The U.S. Citizenship and Immigration Services field office in Charlotte officially reopened for employees last Thursday, but it wasn't until Tuesday before the agency resumed public services like naturalization ceremonies.
In a teleconference Monday afternoon, field office director Chris Heffron shared the agency’s new safety operations and procedures, which are all meant to help slow down the spread of COVID-19. He said the agency’s priority in the coming weeks will be to naturalize "as many applicants as possible" who have had ceremonies postponed. That means asylum seekers and green card applicants in the area will have to wait a few more weeks before they get a notice from the Charlotte field office for a rescheduled appointment.
“From a productivity standpoint, our priority when we reopen is going to be naturalization," Heffron said. “We have a completely redesigned business process that’s focused on social distancing. We’re using PPE. We’re shrinking gathering sizes. We’re trying to use the bigger, more open spaces in the building to do as much of our work as we can.”
Heffron said that leaves USCIS with fewer resources than usual. It changes the way visitors may have previously experienced coming into the building, too, even though all efforts since offices closed have gone toward adjudicating cases that didn’t require in-person appointments.
To catch up, the office is aiming to tackle 150-160 oaths a day by meeting with 15-20 people every hour, by appointment only. By Friday, the office hopes to finish close to 400 of them. This includes 70 or so citizenship applications for children obtaining U.S. citizenship from parents.
Other changes include requiring face masks, only being allowed inside at a set time, being allowed to teleconference with an attorney or interpreter instead of just in person, and taking an oath without friends or family present unless the applicant is a minor or is disabled.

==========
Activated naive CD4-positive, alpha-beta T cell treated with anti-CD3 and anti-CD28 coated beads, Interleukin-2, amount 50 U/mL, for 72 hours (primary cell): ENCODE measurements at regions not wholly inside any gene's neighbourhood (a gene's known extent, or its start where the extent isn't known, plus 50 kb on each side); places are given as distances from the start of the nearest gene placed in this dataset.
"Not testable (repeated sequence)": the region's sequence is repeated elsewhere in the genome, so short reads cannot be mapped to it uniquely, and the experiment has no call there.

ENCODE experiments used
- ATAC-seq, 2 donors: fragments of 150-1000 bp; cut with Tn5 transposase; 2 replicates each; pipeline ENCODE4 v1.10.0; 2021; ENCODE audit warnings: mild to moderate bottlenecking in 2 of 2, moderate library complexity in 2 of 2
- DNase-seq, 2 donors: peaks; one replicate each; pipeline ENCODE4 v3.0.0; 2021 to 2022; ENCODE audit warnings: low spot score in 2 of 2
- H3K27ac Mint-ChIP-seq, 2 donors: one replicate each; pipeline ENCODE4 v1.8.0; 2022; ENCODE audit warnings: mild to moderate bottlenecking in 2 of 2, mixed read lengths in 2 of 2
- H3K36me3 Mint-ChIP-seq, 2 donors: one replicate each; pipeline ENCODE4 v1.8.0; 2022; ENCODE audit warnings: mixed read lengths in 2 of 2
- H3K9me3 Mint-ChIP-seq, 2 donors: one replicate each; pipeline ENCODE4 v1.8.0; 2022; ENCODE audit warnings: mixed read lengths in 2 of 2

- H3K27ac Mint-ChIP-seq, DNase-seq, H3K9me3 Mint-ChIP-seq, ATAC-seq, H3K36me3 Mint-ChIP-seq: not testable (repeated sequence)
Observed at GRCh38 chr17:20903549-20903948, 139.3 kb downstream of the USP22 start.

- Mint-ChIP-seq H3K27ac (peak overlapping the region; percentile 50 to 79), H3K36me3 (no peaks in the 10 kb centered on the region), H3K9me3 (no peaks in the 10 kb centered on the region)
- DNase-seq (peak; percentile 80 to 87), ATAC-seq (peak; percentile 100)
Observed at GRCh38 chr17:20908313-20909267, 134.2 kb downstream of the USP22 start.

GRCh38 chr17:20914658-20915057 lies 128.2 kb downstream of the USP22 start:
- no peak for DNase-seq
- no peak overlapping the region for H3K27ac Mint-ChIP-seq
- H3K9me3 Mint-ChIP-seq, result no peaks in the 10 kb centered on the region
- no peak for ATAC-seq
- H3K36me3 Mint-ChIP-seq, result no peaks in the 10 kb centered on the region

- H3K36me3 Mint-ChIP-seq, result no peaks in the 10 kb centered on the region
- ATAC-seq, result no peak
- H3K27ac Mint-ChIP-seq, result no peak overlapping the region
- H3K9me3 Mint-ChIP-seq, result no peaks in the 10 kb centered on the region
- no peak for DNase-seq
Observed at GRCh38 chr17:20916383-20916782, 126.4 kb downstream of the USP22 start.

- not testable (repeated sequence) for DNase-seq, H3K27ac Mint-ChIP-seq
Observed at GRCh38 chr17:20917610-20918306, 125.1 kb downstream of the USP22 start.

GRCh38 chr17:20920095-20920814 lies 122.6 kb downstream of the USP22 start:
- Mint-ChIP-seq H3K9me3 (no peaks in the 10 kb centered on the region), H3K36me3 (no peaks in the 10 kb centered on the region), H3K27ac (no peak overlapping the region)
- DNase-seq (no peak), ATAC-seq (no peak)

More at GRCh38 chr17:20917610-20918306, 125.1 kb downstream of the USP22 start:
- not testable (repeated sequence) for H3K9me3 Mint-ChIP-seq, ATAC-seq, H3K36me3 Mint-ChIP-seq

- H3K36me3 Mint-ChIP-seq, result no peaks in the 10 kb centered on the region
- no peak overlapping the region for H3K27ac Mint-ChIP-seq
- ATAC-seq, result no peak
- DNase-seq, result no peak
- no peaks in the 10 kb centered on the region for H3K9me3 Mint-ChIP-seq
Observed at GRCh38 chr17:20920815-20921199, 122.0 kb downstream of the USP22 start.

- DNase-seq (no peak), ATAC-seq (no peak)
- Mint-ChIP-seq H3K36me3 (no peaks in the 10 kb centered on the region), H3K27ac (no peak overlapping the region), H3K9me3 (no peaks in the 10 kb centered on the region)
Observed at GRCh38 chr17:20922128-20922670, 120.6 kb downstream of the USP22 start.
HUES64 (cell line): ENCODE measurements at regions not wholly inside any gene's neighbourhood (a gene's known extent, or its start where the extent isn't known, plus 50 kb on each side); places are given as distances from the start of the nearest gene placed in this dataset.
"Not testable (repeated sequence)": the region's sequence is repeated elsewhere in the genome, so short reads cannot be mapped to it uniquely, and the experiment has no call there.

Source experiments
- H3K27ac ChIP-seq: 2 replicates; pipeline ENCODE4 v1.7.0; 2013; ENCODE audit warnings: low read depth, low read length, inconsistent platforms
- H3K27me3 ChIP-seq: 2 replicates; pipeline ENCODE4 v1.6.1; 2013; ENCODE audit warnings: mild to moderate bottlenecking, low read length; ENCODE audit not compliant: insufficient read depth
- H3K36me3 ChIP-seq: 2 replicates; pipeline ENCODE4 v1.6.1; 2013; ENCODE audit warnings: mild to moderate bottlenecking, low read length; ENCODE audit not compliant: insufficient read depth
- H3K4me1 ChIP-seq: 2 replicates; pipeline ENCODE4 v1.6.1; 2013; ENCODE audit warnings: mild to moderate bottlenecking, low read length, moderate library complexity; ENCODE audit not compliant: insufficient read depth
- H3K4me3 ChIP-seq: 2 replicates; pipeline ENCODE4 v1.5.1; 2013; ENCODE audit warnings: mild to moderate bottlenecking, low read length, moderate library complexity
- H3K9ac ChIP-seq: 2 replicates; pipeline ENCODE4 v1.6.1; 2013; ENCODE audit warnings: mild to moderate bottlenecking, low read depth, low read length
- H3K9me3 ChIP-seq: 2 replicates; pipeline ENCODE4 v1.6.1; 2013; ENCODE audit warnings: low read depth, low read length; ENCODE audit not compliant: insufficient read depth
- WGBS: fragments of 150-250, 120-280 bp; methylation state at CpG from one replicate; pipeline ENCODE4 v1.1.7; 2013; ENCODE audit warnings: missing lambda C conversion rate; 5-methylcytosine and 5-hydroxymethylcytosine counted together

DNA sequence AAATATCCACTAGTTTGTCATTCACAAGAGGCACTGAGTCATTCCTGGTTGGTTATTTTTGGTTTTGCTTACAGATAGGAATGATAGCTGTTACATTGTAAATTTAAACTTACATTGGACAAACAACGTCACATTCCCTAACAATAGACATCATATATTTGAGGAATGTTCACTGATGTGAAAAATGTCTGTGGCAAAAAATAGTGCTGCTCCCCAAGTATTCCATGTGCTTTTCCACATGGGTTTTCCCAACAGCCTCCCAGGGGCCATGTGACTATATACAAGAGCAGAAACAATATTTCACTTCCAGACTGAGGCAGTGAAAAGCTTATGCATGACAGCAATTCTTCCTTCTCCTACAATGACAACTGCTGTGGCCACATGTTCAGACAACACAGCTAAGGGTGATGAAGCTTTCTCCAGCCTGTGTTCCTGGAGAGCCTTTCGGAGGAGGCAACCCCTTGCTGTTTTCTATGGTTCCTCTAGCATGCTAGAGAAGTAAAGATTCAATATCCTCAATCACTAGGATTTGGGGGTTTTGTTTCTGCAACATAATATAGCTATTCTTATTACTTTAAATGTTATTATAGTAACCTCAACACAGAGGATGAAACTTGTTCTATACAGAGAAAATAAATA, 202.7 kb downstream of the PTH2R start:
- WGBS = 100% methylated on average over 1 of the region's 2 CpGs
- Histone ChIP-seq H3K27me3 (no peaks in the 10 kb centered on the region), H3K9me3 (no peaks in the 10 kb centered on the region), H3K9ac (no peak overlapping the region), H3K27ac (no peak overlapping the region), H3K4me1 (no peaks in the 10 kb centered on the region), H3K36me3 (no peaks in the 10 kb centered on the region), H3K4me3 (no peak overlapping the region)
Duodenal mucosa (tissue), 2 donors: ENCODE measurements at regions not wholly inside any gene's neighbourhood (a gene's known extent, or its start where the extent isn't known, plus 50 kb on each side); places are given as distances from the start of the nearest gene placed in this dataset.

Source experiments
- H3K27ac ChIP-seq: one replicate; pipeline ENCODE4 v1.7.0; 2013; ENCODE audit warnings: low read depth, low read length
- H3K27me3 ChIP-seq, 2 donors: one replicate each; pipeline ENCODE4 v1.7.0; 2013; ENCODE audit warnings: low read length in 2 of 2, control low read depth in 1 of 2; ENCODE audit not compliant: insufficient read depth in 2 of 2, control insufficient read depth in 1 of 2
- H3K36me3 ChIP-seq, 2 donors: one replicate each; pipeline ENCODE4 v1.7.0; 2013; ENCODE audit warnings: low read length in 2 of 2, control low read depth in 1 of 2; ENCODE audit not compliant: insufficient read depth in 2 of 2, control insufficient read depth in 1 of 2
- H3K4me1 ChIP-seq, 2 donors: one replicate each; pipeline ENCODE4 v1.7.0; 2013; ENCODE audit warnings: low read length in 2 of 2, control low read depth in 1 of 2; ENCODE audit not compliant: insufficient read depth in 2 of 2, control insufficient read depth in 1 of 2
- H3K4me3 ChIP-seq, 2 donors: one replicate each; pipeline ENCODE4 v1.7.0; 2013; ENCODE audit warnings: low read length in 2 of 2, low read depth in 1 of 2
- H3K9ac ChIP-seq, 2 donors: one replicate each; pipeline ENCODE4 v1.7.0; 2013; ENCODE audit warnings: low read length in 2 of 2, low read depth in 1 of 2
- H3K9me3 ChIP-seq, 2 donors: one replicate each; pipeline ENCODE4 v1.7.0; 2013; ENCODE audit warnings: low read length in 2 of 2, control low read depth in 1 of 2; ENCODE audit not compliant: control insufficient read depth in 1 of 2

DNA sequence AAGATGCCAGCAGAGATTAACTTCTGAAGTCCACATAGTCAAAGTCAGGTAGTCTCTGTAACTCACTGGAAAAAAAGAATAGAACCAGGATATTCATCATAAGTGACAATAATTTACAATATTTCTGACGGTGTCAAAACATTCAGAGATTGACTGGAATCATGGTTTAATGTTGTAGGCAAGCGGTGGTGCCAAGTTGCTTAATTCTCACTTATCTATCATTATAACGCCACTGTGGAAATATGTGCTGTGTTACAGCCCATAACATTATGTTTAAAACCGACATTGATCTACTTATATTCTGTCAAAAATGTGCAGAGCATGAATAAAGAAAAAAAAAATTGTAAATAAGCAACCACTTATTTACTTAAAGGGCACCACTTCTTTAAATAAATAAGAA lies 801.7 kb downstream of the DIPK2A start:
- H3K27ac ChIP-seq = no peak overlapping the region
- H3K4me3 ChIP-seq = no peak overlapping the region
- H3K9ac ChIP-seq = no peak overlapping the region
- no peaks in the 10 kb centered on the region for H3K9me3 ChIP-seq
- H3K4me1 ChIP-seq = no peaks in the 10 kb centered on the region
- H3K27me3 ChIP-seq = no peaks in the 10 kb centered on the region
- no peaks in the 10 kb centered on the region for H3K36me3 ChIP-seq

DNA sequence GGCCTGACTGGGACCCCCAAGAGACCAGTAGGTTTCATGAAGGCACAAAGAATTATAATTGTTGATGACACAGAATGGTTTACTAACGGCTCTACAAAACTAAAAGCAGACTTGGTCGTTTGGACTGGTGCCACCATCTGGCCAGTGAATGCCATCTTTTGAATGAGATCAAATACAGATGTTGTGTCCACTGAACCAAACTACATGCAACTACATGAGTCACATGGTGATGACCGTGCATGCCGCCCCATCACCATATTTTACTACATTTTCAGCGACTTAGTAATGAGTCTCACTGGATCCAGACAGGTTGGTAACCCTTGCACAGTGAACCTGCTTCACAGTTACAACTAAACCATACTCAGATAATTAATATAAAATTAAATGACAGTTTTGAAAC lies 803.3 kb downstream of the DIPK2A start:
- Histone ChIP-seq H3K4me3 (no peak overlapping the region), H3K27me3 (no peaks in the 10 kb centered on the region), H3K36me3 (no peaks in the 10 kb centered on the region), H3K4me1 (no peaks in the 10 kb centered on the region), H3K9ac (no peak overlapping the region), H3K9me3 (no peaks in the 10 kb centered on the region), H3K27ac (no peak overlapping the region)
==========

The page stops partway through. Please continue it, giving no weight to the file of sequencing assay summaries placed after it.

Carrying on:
"It will be much, much less to none of the pomp and circumstance that we’re used to, which is sad, but I think in the interest of getting people their citizenship safely we’ll take a hit on that one," Heffron said.
Just like some offices and businesses, visitors will be screened for symptoms before entering the building, social-distance markings will be in and around the building, and no one will be allowed inside the building until 15 minutes before their scheduled appointment.
The required security screening will still take place when entering the field office but it will happen one pair at a time. Identity confirmation will no longer take place by use of biometrics and instead resort to the old fashioned way — through approved government IDs.
Visitors can expect to spend up to two hours at the USCIS field office during their appointment to take their oath of allegiance.
USCIS offices across the country had suspended in-person operations for 11 weeks to help slow the spread of COVID-19. The agency administers the nation’s immigration processes including asylum requests, naturalization ceremonies and green card citizenship applications.
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